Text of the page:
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Photos & Videos Show Devastated Communities in Mississippi After Deadly Weekend Tornado

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In an aerial view, piles of debris remain where homes once stood before Friday’s EF-4 tornado on March 26, 2023 in Rolling Fork, Mississippi.
Photo: Scott Olson (Getty Images)

A tornado swept over Western Mississippi on Friday night, felling trees, flinging roofs off of houses, and killing at least 25 people. At least one person died in nearby Alabama.

The twister touched down in the small town of Rolling Fork. It stayed on the ground for about an hour and traveled about 170 miles, Mississippi meteorologist Nicholas Price said, according to Reuters. The tornado also caused damage to the nearby town of Silver City, the National Weather Service tweeted on Friday night.

Aaron Rigsby, a storm chaser who captured images of the tornado, told the New York Times that it grew from a narrow formation into a large wedge shape on Friday. He tweeted about his experience helping pull people from rubble and how he and others had to flag down help. A video uploaded to Twitter shows block after block of houses reduced to piles of brick and splintered wood, broken trees, and windowless cars.

Eldridge Walker, the mayor of Rolling Fork spoke to CNN as he stood among hills of debris: “Last night it was dark. We were using flashlights. So now I can see what I didn’t see earlier this morning. And it’s worse My community is gone.”

Emergency workers and crews spent the weekend cleaning up debris and assessing the extent of the damage. Meanwhile, more than 22,000 customers across Central and Western Mississippi are without power, according to Poweroutage.us.

Mississippi Governor Tate Reeves issued a state of emergency on Saturday for all of the counties most affected by the tornado. President Joe Biden declared a major disaster in the state on Sunday, offering federal aid to the affected areas. The Mississippi Emergency Management Agency has set up supply pickup stations throughout the affected areas, including on in Rolling Fork to provide food, clothing, and water.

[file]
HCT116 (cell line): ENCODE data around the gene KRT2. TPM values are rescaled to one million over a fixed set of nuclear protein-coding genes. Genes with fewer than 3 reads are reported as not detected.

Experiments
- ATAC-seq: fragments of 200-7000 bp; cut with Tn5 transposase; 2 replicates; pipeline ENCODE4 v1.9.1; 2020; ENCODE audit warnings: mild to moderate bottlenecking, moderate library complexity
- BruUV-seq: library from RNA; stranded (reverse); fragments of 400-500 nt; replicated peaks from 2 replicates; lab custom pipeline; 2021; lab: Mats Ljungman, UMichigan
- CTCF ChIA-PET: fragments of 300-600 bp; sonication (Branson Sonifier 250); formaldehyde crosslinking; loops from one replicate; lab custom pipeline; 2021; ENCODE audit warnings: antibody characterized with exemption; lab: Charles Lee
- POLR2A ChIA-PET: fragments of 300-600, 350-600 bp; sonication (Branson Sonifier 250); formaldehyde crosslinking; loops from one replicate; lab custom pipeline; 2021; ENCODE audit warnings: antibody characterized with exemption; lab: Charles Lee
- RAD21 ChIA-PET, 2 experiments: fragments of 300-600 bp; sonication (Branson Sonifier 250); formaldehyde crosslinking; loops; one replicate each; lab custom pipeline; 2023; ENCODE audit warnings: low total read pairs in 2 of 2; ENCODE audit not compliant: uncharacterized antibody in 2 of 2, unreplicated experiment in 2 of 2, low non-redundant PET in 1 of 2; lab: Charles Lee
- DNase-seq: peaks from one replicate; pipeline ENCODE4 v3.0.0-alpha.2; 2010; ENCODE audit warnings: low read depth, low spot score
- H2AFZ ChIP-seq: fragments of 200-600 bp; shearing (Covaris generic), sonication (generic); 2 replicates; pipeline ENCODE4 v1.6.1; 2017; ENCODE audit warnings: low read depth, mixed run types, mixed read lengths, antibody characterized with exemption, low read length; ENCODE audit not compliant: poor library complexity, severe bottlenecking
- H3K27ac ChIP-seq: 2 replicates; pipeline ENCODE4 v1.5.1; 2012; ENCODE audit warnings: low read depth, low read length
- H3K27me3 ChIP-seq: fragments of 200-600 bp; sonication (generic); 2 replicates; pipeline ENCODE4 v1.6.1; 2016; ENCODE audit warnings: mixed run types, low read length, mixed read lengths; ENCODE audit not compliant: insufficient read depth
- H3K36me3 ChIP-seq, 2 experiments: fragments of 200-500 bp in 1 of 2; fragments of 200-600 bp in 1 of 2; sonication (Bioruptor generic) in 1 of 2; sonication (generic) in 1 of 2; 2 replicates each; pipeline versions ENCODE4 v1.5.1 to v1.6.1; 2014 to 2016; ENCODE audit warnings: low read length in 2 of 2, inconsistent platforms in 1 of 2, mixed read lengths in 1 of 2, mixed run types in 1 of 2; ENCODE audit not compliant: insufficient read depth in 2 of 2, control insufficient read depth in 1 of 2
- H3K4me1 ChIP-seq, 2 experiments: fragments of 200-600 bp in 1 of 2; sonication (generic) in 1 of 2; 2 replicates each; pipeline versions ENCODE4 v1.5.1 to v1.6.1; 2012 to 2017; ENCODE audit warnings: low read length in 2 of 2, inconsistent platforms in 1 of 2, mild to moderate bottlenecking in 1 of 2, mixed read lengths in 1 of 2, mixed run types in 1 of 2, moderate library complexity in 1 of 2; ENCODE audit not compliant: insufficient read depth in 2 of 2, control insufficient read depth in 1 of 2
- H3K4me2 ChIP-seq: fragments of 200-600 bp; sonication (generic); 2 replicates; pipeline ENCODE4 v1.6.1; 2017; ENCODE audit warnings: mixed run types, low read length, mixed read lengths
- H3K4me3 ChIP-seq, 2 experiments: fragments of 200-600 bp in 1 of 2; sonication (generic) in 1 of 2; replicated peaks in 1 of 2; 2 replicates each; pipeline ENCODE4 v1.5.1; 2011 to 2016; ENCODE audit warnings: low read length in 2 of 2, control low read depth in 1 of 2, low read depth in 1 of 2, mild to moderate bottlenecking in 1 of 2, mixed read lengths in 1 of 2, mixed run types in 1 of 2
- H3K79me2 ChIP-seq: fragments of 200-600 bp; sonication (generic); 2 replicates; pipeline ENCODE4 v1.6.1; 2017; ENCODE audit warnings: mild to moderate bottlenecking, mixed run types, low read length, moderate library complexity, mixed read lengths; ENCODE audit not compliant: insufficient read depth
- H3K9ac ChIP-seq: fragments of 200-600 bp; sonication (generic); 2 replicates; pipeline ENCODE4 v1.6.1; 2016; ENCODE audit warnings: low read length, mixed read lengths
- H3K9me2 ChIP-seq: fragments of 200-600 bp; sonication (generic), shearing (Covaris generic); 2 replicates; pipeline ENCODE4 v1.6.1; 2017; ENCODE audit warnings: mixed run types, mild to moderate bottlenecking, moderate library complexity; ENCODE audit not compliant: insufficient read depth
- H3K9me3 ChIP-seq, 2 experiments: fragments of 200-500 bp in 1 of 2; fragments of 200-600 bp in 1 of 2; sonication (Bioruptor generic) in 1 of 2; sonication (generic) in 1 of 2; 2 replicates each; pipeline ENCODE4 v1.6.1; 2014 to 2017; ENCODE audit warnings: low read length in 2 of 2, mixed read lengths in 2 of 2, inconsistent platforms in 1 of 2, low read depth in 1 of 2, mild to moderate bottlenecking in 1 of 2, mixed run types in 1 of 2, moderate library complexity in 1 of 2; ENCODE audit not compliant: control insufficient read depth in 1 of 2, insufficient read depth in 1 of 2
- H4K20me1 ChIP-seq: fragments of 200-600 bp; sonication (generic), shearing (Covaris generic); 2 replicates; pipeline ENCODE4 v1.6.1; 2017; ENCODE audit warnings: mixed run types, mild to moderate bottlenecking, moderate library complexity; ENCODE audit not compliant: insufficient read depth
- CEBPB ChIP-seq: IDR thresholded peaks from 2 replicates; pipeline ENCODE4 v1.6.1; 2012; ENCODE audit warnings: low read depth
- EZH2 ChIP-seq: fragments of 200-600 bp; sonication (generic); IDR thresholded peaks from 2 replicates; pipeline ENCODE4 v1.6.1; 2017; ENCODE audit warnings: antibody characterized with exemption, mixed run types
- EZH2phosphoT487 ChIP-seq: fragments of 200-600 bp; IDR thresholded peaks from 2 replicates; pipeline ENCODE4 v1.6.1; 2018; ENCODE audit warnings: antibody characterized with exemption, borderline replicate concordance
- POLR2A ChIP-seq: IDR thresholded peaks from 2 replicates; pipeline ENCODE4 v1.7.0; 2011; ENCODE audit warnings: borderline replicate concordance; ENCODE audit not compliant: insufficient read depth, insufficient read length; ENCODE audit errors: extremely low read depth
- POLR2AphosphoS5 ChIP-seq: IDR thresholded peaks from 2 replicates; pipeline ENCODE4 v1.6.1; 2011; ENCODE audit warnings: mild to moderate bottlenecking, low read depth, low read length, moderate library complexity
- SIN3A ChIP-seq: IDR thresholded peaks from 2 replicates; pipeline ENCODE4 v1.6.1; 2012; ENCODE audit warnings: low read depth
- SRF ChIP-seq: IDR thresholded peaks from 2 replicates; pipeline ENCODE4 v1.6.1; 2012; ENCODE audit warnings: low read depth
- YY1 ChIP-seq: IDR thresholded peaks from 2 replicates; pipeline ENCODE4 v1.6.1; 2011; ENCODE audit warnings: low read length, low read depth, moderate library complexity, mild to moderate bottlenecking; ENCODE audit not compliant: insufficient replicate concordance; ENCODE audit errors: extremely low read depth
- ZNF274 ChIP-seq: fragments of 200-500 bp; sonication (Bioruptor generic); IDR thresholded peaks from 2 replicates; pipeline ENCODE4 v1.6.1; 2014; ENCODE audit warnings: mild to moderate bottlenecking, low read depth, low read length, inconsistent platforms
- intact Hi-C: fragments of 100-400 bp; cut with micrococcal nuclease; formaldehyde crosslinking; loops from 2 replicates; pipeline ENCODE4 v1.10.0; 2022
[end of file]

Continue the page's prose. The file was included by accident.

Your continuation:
In an aerial view, piles of debris remain where homes once stood before Friday’s EF-4 tornado on March 26, 2023 in Rolling Fork, Mississippi.

In an aerial view, piles of debris remain where homes once stood before Friday’s EF-4 tornado on March 26, 2023 in Rolling Fork, Mississippi.
Photo: Scott Olson (Getty Images)

A tornado swept over Western Mississippi on Friday night, felling trees, flinging roofs off of houses, and killing at least 25 people. At least one person died in nearby Alabama.

The twister touched down in the small town of Rolling Fork. It stayed on the ground for about an hour and traveled about 170 miles, Mississippi meteorologist Nicholas Price said, according to Reuters. The tornado also caused damage to the nearby town of Silver City, the National Weather Service tweeted on Friday night.

Aaron Rigsby, a storm chaser who captured images of the tornado, told the New York Times that it grew from a narrow formation into a large wedge shape on Friday. He tweeted about his experience helping pull people from rubble and how he and others had to flag down help. A video uploaded to Twitter shows block after block of houses reduced to piles of brick and splintered wood, broken trees, and windowless cars.

Eldridge Walker, the mayor of Rolling Fork spoke to CNN as he stood among hills of debris: “Last night it was dark. We were using flashlights. So now I can see what I didn’t see earlier this morning. And it’s worse My community is gone.”

Emergency workers and crews spent the weekend cleaning up debris and assessing the extent of the damage. Meanwhile, more than 22,000 customers across Central and Western Mississippi are without power, according to Poweroutage.us.

Mississippi Governor Tate Reeves issued a state of emergency on Saturday for all of the counties most affected by the tornado. President Joe Biden declared a major disaster in the state on Sunday, offering federal aid to the affected areas. The Mississippi Emergency Management Agency has set up supply pickup stations throughout the affected areas, including on in Rolling Fork to provide food, clothing, and water.

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